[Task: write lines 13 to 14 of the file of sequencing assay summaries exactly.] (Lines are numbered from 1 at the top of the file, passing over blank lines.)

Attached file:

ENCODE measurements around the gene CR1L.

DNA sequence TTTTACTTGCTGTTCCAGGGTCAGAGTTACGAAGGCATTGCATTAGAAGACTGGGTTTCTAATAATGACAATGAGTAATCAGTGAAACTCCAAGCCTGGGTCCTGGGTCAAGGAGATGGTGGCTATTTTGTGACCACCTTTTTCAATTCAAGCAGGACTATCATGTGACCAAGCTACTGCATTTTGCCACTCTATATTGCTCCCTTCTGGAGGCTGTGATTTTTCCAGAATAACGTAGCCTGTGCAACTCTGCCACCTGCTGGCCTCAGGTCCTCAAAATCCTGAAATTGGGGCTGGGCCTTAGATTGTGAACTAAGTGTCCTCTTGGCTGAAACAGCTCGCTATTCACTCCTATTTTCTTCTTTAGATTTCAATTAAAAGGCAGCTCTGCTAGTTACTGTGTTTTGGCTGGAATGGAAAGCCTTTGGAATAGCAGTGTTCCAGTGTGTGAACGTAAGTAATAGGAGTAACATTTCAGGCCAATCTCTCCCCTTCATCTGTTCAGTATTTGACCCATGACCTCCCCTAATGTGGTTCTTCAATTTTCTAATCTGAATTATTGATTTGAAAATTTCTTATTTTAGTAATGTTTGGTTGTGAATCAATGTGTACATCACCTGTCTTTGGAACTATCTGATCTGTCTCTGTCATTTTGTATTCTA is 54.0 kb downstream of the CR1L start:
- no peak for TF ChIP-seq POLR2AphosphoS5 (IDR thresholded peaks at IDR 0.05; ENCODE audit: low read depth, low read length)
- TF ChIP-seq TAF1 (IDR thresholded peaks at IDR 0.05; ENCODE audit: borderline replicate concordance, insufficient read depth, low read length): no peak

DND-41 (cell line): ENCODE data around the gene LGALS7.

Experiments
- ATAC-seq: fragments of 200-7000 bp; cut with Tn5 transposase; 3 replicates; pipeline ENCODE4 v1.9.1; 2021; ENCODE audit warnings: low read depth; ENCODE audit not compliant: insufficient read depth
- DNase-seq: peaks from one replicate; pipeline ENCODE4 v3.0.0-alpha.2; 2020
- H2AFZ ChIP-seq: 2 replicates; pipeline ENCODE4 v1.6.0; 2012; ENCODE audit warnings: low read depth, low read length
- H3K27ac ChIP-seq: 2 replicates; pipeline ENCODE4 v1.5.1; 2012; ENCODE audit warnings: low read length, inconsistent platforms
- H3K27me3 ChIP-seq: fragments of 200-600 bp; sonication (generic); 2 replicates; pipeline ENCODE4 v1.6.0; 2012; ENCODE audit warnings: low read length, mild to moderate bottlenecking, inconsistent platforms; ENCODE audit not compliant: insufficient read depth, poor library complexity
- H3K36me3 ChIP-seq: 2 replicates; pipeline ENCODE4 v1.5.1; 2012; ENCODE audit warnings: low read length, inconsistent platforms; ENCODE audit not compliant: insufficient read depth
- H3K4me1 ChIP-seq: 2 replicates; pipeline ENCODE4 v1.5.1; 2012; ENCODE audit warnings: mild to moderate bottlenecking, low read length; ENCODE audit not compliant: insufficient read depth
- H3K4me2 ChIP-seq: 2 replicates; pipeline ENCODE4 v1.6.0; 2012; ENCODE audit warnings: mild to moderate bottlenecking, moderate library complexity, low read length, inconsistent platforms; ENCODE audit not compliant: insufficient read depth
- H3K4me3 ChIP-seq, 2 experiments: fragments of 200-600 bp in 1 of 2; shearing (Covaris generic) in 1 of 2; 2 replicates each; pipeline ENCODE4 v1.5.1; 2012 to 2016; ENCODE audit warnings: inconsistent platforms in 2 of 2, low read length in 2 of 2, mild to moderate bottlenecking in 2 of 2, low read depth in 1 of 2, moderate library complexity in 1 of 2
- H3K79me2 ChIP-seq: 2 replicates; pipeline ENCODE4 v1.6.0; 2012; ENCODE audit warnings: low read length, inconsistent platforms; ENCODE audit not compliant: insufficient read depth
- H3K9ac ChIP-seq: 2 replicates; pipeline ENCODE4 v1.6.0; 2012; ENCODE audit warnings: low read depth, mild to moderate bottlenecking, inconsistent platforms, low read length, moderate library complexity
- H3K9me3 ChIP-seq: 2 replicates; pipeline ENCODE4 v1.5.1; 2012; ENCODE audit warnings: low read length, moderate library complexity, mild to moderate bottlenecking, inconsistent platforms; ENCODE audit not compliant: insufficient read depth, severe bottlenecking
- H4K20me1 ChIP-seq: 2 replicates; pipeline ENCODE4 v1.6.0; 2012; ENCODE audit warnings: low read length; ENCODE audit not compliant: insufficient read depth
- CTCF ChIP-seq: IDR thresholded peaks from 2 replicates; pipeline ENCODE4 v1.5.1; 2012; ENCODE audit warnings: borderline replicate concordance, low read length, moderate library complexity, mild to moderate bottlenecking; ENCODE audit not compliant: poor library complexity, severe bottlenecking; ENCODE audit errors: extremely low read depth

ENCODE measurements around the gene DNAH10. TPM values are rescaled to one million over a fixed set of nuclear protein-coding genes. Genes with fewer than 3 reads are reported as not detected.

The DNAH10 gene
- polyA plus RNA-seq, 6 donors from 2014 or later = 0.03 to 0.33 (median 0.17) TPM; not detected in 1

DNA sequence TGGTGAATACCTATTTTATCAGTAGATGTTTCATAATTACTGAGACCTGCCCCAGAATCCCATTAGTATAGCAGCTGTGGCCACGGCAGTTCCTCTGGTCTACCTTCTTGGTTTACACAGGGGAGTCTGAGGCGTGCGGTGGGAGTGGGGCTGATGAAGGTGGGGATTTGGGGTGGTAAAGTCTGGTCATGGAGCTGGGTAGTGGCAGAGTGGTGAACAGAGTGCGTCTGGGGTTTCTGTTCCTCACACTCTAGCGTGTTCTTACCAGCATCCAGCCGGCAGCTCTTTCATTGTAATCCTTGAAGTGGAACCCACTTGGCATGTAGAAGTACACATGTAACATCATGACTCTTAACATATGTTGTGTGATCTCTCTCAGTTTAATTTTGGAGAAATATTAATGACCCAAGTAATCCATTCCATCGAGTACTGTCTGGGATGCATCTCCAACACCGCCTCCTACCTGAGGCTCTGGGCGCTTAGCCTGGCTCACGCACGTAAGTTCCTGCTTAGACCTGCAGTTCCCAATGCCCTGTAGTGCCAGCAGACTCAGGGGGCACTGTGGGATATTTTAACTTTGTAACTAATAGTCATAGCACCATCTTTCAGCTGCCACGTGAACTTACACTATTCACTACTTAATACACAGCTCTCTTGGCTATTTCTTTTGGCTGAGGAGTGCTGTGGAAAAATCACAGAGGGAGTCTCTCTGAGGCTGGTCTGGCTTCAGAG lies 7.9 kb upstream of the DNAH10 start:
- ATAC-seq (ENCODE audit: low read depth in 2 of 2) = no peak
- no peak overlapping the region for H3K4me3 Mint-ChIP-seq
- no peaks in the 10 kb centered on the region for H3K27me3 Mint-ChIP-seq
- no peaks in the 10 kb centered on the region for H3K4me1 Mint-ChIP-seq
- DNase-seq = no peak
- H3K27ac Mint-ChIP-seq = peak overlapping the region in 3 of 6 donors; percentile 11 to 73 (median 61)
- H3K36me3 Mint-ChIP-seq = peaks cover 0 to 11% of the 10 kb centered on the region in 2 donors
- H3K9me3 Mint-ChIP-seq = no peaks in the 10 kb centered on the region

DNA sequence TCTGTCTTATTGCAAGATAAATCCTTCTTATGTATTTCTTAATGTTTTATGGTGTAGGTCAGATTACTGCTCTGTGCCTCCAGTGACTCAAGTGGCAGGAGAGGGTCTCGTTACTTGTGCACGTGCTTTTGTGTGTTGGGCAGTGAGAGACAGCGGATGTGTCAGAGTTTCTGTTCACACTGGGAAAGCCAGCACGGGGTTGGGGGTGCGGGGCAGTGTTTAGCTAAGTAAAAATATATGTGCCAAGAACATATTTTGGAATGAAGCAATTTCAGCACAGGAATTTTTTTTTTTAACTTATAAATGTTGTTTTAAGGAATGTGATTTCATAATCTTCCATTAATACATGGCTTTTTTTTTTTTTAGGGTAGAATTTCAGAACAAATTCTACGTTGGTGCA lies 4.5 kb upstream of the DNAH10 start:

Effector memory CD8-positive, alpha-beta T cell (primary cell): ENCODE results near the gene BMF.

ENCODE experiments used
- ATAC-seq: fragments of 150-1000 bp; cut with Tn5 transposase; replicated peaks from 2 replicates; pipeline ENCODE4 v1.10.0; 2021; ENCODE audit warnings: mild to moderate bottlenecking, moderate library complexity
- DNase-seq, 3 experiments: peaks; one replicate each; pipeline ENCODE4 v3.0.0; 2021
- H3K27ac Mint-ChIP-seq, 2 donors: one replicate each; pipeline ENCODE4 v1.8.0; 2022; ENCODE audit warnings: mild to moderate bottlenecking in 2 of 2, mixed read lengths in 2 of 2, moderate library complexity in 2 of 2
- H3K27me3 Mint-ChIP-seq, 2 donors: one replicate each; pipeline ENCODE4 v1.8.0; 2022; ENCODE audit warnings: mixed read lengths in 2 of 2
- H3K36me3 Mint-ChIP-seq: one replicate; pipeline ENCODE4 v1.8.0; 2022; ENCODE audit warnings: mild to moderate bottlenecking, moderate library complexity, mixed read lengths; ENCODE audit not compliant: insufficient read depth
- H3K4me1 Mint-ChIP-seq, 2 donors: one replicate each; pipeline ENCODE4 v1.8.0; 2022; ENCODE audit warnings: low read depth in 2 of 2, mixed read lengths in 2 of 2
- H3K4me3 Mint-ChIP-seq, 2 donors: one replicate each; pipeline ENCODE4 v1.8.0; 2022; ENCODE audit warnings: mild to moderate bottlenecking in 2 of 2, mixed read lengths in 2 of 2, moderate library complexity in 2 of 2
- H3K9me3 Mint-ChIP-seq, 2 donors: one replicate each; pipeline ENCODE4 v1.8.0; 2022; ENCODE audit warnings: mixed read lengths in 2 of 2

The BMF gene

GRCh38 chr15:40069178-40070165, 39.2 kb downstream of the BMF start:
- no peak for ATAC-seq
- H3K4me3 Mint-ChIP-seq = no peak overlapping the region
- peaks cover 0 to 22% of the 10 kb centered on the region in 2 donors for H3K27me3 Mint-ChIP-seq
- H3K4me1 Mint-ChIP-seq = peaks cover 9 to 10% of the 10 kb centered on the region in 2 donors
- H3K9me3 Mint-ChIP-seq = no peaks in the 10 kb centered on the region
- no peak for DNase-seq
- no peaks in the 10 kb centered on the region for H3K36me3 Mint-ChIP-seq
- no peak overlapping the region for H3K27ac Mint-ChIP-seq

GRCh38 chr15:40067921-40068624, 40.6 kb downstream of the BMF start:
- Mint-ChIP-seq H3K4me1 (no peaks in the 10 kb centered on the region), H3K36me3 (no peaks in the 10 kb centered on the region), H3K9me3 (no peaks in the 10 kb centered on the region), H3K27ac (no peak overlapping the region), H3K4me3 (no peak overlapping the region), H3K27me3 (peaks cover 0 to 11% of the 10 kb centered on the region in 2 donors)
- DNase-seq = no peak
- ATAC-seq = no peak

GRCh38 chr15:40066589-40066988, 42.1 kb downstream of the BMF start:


- H3K4me1 ChIP-seq: 2 replicates; pipeline ENCODE4 v1.5.1; 2012; ENCODE audit warnings: mild to moderate bottlenecking, low read length; ENCODE audit not compliant: insufficient read depth
- H3K4me2 ChIP-seq: 2 replicates; pipeline ENCODE4 v1.6.0; 2012; ENCODE audit warnings: mild to moderate bottlenecking, moderate library complexity, low read length, inconsistent platforms; ENCODE audit not compliant: insufficient read depth